[2] So named because Queen Mary, the wife of King George V, bathed there in 1911 and after his death Mahatma Gandhi's ashes were scattered there.
[3] I sing folk music in a local pub most Monday nights and those tunes are two of my staples.
[4] I once attended a Pakistani Sufi session where they did a similar thing with the word “Allah”.















Wednesday, 19 November 2014

Friday, 14 November 2014

Incredible India: Intermission: Hinduism

world-map delhi
Greetings!

This week’s post is a little different, being the second of the two intermissions in ‘Incredible India’ dealing with the country’s religions. And today we tackle the most perplexing, the glorious technicolour drama of Hinduism. I’ve put my own take on it as my personal attempt to understand things. I hope that it works for you but if not, there’s only one thing for it: take a trip to India to see for yourself!

Keep travelling!

Uncle Travelling Matt
Flickr album of this journey
Links to other parts of the the travelogue:

Prologue: Al-Ain and Dubai

Part 1: Delhi – Paharganj and Chandni Chowk

Intermission: Sikhism

Part 2: Amritsar – The Golden Temple

Part 3: Amritsar – Jallianwala Bagh and the Border with Pakistan

Part 4: Amritsar – Silver, Golden and Psychedelic Temples

Part 5: Amritsar to Agra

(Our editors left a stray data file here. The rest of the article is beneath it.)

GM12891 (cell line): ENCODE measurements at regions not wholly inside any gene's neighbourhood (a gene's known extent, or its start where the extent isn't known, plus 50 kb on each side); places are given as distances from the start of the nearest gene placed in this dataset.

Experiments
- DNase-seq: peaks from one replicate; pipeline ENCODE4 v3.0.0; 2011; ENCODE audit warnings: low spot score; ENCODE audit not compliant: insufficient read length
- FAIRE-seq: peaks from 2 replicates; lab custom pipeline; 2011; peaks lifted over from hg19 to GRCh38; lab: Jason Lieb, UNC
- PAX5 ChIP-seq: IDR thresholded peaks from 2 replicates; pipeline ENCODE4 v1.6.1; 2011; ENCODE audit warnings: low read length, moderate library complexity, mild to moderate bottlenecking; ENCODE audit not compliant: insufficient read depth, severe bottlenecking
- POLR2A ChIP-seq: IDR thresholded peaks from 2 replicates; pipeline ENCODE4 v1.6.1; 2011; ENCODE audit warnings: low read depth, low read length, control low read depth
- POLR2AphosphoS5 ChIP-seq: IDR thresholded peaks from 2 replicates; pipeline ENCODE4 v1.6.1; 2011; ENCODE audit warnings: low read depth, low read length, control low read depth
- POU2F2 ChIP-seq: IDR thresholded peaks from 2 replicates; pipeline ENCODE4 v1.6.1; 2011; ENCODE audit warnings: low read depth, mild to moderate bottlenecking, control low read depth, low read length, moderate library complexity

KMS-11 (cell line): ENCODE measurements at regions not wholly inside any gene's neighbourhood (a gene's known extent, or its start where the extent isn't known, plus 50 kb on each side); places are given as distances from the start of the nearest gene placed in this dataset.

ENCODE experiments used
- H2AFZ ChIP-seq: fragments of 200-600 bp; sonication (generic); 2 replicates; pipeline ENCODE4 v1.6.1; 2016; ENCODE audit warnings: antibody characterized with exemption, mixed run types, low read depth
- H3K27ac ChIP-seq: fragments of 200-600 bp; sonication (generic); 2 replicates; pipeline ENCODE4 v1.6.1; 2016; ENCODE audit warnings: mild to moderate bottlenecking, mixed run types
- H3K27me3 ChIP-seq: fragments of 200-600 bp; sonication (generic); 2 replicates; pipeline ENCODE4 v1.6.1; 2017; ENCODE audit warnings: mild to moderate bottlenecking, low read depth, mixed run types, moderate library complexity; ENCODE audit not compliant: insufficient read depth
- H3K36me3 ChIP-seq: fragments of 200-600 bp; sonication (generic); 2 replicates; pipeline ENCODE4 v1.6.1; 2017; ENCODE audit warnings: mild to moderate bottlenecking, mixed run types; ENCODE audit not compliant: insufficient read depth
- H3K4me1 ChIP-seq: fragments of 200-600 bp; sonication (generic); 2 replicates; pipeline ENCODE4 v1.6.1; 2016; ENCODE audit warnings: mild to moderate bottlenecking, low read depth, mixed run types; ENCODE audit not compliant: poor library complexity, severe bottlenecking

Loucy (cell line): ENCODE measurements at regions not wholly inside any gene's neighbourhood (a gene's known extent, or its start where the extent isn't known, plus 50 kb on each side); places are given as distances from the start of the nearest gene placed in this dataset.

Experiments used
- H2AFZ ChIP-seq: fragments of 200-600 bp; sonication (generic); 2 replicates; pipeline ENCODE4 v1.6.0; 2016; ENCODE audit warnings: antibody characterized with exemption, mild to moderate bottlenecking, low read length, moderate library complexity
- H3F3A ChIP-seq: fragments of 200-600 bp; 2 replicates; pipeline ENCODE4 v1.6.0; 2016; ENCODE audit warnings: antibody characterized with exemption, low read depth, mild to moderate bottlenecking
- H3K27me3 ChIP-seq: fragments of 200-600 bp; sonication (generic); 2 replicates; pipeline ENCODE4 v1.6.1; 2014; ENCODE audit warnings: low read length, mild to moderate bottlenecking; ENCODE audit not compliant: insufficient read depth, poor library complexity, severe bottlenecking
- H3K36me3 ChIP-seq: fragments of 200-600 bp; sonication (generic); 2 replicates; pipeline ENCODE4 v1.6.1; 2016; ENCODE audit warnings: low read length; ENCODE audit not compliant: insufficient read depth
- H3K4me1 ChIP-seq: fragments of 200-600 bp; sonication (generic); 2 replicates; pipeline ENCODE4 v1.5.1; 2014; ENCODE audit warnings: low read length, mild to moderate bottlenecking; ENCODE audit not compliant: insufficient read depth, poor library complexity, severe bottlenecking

Part 6: Agra - Akbar's Tomb, the Taj Mahal and Agra Fort

Part 7: Fatepur Sikhri

Part 8: Jaipur - Jaigarh Fort, Tiger Fort and Amber Fort

Part 9: Jaipur – The Pink City and the Albert Hall

Part 10: Ajmer

Part 11: Pushkar I

Intermission: Hinduism

Part 12: Pushkar II

Part 13: Delhi – New Delhi and the National Museum

Part 14: Delhi – The Lotus and ISKON Temples

Part 15: Delhi – Safdarjung’s Tomb, the Lodi Gardens and the Red Fort

Intermission: Hinduism
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Ever find the Hindu faith difficult to get your head around?

Me too.

Of all the world's major faiths in fact, this is the one that I really struggle to comprehend. However, after reading a variety of books – most notably Kim Knott's 'A Very Short Introduction to Hinduism', attending lectures and spending over two weeks wandering around India, here's my take on trying to comprehend it as a faith.[1]

Ok, now I'm going to ask you to imagine an alternative history for a while. The scenario that I'm going to cook up is one that probably never could have happened as it ignores some pretty major historical realities[2] but bear me out, it's the best analogy that I can think of.

Now around two thousand years ago, in the city of Tarsus, which lies in present-day Turkey, there was born a man. He was a Jew yet also a Roman citizen and his name was Saul. After years of persecuting the new Christian cult, he had a transformational experience and became a Christian himself. He felt that his mission from God was to make the faith of Jesus the Christ accessible and acceptable to all the world, Gentile as well as Jew. In doing so he transformed Christianity from just another Jewish sect into a whole separate religion.

Now imagine that that man had never been born. Christianity existed, but only as an expression of the Jewish faith, a form closed to the Gentiles. Thus Pagan Europe remained Pagan.

In Britain the faith had several key features. One of these was the priestly caste of Druids who performed the holy rituals to appease the many gods. They learnt the rites orally, father to son, sometimes even mother to daughter. They were a clean and superior caste who took care of the Divine whilst everyone else saw to more worldly matters.